One of the most difficult things a person can experience is the unexpected death of a loved one. When another person caused that death, whether accidentally or intentionally, survivors may have the right to file a wrongful death lawsuit against the responsible party (or their insurance company). This will require obtaining a death certificate and may involve an autopsy, depending on the manner of death. It’s important to know the difference between the two.
Death certificates are among the most important legal documents that exist:
- They provide legal proof that someone has died.
- Survivors of the deceased use death certificates to settle their affairs.
- Governments and other entities use them to stop social security payments, pensions and other benefits.
- Death records inform the National Center for Health Statistics (NCHS), which is part of the Center for Disease Control and Prevention (CDC) about diseases, death rates, life expectancy, and the changing risks to society. They use this information to create policies and direct funding to fight disease and preventable causes of death.
While these documents are vital in a number of ways, it’s important to understand that death certificate completion is not an exact science. The cause of death listed on a death certificate is simply an educated estimation of how the person died, and it can be wrong.
What’s On the Death Certificate?
What death certificates tell us about the deceased person:
- Date, time and place of death
- Full name
- Marital status and spouse’s name
- Occupation and employment status
- Veteran status
- Address at time of death
- Parent’s birth and death information
- Cause of death
- Manner of death
The final two items, cause and manner of death, are the most important when it comes to wrongful death cases.
Cause of Death
The cause of death is the specific disease or injury that leads to death. On the U.S. Standard Death Certificate, which most state death certificates follow, this has two parts:
- Part I: Immediate Cause of Death – This describes the chain of events that led to the person’s death.
- Part II: Underlying Causes of Death – This can be a disease or condition related to the person’s medical history, or something that happened in the hours before a person died that was not listed in Part I.
While the cause of death may be obvious, this is often simply the best guess of the person signing the certificate. For example, when the person enters “cardiac arrest” as the cause of death, it simply means that the person’s heart stopped for some reason – meaning the person couldn’t determine the exact cause of death.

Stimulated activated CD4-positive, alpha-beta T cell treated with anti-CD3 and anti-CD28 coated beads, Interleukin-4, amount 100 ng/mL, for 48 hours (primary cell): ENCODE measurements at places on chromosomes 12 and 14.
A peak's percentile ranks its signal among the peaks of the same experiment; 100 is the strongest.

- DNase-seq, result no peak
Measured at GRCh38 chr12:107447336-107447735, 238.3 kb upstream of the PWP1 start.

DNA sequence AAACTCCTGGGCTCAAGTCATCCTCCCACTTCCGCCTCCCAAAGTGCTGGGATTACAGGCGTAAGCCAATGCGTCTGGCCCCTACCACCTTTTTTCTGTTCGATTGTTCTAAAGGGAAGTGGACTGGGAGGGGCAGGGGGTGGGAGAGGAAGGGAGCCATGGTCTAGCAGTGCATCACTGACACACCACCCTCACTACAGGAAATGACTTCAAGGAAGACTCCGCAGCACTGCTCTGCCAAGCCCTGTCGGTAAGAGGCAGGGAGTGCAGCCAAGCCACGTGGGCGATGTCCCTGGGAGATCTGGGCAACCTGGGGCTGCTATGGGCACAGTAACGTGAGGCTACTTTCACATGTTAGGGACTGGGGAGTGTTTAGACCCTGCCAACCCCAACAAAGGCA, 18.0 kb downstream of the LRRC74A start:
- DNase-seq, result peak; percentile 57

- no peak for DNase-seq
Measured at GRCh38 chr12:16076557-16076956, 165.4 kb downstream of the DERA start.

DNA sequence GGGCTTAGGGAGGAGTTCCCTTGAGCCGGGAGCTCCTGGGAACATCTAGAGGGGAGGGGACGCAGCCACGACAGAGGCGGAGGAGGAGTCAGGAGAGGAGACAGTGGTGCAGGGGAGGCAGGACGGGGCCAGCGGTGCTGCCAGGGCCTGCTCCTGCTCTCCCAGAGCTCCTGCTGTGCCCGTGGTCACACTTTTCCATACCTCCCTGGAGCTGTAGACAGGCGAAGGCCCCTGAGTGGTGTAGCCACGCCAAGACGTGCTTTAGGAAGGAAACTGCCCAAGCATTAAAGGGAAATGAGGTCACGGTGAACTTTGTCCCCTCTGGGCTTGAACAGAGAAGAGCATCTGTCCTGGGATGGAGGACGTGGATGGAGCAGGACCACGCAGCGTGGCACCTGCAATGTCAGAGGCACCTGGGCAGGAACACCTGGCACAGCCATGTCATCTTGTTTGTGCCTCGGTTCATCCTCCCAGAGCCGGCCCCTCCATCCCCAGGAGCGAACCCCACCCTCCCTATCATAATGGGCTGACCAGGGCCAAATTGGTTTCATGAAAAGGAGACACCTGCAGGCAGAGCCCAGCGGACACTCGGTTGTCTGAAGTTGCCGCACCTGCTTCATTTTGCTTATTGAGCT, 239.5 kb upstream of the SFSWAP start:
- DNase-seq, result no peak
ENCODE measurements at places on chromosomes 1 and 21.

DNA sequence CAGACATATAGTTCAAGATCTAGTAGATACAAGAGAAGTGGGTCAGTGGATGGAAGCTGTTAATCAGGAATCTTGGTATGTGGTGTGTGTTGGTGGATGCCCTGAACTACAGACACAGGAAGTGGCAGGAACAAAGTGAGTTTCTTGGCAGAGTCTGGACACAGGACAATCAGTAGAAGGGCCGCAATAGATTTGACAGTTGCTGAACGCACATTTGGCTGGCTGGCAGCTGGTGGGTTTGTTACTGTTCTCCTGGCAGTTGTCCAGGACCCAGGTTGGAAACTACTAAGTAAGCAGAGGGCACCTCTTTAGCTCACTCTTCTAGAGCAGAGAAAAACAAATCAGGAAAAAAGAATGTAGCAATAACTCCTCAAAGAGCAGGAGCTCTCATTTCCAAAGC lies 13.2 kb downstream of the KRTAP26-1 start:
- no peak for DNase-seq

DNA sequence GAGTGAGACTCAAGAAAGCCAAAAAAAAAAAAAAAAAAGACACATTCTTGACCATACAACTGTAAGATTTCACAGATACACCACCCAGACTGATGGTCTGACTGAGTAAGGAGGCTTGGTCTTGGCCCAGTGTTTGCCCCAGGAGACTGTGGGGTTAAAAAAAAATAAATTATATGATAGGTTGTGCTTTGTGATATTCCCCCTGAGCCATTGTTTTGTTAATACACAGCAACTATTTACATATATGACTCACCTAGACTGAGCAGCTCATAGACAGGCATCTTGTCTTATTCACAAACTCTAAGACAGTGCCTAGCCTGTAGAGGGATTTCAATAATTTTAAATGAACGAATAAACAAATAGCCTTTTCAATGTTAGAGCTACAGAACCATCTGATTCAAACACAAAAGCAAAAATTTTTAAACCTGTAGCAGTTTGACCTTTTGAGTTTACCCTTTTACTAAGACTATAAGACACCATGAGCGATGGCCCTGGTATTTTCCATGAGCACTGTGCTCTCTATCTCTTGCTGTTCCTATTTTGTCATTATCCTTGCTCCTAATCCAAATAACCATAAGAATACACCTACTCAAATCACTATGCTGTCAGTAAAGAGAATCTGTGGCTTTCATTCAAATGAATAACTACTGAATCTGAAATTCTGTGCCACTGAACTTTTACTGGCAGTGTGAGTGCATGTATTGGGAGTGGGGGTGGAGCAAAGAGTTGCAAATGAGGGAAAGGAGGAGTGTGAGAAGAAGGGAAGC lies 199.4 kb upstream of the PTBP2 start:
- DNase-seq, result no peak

Manner of Death
The manner of death is the determination of how the injury or disease caused the person’s death. There are five manners of death:
- Natural – a disease or health condition
- Accident – an unintentional event that led to the person’s death
- Suicide – the person intentionally caused their own death
- Homicide – an intentional event that caused the person’s death
- Undetermined – the reporter, or person signing the death certificate, cannot determine what happened
People who sign death certificates may be coroners, forensic pathologists or medical examiners who have performed an autopsy. Others are primary physicians, attending physicians, non-attending physicians, or nurse practitioners who confirmed the person was no longer alive.
The person reporting the death may enter incorrect information in either or both the cause and manner of death, especially if no autopsy was performed before the death certificate was signed.
Where Does Death Certificate Data Go?
Most state laws require death certificates to be filed with local and state health departments and vital records offices within a short time after the person’s death. It varies between states, but is typically within a week. In most areas, this can be done electronically.